• Museums explored: 152 (not including national park museums, art museums, or capitol building museums)
  • National park service sites visited: 78
    • 28 national parks
    • 24 national historic sites
    • 14 national monuments
    • Six national seashores
    • Four national preserves
    • Two national recreation areas
  • State capitol buildings seen: 48
  • State capitol buildings toured: 46
  • Zoos and nature centers visited: 17
  • Ships visited: 15 (including the only remaining iron clad)
  • “World’s largest” items seen: 12
  • Presidential houses toured: nine
  • Botanical gardens explored: eight
  • Forts explored: eight
  • Art museums viewed: seven
  • Factories toured: seven
  • Farms explored: five
  • Cliff dwellings seen: four (including the two largest)
  • Amusement parks checked off the list: four
  • Carnivorous plant species seen on a single hike: three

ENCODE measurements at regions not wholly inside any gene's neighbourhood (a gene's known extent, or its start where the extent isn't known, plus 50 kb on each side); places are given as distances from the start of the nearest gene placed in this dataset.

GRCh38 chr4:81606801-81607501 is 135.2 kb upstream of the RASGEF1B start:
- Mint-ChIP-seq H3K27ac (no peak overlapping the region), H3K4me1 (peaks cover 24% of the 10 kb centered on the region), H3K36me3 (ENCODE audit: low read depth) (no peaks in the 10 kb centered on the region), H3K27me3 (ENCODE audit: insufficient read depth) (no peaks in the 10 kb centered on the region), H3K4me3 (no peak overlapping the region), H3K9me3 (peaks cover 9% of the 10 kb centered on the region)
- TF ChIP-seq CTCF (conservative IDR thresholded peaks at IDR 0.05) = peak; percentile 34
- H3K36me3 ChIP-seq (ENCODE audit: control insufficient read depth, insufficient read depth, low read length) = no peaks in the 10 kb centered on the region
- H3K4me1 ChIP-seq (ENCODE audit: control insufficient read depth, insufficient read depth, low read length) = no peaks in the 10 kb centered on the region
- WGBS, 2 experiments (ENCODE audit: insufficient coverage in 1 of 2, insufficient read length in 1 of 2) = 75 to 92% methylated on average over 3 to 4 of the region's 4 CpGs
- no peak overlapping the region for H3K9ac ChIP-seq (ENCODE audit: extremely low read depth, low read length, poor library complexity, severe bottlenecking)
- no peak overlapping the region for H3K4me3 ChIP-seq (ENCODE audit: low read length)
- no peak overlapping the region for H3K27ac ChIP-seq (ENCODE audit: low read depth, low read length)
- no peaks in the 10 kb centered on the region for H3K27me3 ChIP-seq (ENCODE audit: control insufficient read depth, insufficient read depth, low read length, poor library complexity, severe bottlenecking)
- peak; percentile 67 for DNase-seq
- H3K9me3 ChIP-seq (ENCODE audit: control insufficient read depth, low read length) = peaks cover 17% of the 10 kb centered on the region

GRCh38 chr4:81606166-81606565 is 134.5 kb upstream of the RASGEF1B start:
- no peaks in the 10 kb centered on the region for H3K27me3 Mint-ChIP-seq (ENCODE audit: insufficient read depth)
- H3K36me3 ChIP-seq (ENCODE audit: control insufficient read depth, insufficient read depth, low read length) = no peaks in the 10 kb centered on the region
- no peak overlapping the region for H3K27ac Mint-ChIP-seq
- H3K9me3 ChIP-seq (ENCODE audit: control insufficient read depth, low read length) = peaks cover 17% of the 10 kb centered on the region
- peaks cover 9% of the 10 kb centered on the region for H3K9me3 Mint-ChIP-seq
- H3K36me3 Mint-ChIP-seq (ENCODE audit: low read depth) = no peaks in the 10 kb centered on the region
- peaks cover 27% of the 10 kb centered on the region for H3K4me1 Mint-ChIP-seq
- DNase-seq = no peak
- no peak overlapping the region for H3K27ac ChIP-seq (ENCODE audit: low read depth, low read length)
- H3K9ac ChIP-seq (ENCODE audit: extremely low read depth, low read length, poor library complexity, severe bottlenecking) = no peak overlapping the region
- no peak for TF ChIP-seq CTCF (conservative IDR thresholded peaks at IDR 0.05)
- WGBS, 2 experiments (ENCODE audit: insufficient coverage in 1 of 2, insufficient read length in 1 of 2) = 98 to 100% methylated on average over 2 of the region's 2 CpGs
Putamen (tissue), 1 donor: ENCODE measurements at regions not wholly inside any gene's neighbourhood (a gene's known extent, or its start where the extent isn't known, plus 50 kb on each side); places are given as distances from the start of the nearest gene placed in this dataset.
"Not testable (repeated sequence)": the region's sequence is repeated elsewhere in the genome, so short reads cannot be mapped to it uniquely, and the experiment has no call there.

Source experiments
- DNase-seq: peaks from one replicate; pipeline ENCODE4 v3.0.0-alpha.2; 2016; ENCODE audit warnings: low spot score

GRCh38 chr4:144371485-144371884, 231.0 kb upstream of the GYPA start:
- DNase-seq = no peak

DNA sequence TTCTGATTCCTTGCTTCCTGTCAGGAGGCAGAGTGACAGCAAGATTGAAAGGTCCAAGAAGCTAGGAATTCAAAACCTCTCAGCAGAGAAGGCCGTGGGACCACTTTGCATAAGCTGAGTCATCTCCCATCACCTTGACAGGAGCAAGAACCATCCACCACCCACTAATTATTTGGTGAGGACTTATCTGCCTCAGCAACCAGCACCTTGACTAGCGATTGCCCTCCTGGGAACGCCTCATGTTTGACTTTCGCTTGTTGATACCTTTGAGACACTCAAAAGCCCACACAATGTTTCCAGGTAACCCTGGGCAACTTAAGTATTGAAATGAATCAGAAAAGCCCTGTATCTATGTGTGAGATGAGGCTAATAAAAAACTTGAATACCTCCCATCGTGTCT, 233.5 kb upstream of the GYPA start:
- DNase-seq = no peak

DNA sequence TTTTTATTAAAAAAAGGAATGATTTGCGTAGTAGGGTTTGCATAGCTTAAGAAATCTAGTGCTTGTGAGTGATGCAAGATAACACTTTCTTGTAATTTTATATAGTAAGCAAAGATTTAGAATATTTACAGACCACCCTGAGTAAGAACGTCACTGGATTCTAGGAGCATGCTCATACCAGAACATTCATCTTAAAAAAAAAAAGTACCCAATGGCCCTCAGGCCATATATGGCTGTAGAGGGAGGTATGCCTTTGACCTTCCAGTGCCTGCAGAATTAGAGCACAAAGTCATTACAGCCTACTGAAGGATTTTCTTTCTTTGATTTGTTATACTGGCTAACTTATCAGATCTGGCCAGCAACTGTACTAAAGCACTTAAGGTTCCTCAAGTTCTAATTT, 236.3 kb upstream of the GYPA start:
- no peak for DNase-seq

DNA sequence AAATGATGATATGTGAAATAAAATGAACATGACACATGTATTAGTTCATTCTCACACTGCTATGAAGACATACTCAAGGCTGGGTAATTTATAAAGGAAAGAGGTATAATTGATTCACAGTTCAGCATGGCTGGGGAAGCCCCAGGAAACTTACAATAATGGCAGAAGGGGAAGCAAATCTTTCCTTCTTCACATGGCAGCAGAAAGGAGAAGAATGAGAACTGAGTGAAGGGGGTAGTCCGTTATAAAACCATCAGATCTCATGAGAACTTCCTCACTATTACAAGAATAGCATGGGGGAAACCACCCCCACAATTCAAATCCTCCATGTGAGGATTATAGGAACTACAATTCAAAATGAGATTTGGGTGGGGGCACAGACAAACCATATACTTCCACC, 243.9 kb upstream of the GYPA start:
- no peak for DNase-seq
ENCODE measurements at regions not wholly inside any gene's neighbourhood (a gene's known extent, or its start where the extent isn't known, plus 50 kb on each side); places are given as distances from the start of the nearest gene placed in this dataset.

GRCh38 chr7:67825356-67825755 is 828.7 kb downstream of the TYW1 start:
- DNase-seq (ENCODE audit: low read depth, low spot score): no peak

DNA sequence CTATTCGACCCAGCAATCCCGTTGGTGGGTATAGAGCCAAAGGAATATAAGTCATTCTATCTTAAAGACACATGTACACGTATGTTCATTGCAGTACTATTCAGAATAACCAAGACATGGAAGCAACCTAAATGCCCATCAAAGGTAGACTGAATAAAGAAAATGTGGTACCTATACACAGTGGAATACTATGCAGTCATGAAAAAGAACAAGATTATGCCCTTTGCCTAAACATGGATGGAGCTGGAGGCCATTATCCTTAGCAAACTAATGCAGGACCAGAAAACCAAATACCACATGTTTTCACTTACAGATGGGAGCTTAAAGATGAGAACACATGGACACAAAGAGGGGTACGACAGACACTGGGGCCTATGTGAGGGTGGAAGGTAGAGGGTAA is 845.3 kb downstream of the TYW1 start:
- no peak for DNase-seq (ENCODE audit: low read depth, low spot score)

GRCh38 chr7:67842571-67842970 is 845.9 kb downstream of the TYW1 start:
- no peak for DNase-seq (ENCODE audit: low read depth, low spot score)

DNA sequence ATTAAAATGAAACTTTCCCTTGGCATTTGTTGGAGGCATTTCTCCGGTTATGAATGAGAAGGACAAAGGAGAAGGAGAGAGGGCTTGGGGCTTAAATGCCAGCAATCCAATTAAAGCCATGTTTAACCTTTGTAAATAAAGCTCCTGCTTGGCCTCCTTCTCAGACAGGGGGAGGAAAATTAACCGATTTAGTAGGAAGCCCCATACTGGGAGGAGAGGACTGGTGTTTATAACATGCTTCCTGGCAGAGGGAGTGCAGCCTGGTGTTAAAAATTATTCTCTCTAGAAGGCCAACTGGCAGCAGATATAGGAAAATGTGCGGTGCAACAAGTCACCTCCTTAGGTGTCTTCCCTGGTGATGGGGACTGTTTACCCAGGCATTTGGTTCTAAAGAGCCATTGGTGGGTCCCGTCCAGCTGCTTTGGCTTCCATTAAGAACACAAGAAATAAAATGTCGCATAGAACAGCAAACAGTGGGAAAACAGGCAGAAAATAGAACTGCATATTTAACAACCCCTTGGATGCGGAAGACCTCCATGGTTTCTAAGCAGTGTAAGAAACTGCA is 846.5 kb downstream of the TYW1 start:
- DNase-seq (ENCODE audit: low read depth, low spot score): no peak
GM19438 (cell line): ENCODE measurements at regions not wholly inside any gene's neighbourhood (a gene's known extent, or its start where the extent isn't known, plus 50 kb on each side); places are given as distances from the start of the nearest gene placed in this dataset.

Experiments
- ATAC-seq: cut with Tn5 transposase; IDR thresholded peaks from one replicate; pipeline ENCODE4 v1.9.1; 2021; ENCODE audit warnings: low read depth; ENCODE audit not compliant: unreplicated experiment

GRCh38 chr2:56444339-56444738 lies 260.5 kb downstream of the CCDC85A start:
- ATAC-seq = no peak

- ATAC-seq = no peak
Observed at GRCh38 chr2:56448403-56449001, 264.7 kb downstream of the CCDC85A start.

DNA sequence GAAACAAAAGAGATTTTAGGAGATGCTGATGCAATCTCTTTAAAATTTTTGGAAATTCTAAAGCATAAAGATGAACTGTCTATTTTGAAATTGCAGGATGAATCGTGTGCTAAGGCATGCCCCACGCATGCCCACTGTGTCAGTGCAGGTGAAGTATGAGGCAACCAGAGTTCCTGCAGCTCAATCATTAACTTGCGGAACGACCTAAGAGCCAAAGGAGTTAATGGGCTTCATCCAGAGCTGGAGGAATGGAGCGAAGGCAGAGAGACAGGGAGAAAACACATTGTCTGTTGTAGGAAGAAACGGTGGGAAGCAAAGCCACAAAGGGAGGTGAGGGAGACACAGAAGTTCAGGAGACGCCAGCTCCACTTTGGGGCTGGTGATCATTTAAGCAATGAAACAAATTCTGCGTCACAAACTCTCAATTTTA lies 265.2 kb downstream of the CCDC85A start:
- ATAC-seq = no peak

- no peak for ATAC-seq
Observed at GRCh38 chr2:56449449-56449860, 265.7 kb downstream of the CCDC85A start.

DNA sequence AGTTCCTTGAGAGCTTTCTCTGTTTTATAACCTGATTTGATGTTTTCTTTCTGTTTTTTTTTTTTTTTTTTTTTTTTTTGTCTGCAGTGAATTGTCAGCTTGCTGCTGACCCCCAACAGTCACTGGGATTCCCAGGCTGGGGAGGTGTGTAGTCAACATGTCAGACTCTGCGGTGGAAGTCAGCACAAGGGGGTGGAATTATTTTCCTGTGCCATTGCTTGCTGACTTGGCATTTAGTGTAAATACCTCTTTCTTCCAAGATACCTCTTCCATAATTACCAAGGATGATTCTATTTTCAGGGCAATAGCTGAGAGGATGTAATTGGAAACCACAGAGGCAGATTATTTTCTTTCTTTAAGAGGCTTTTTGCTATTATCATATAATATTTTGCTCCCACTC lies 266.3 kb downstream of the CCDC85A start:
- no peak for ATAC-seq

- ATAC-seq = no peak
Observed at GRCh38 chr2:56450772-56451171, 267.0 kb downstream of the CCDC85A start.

• Live two headed snake seen: one
  • Animals seen in the wild: countless
  • Emergency room visits: zero

About the Car

Traveling the country can definitely take its toll on a vehicle, which is why taking good care of our Nissan Armada is important to us. The following numbers are all related to our vehicle and, therefore, will give you an idea of the vehicle maintenance that goes along with living the RV lifestyle and taking a family tour of the continental U.S. These numbers also include parking related fees, which were a bit of a shock to to a family that comes from a state with little to no parking fees anywhere.

  • Most expensive parking: $20 in Washington DC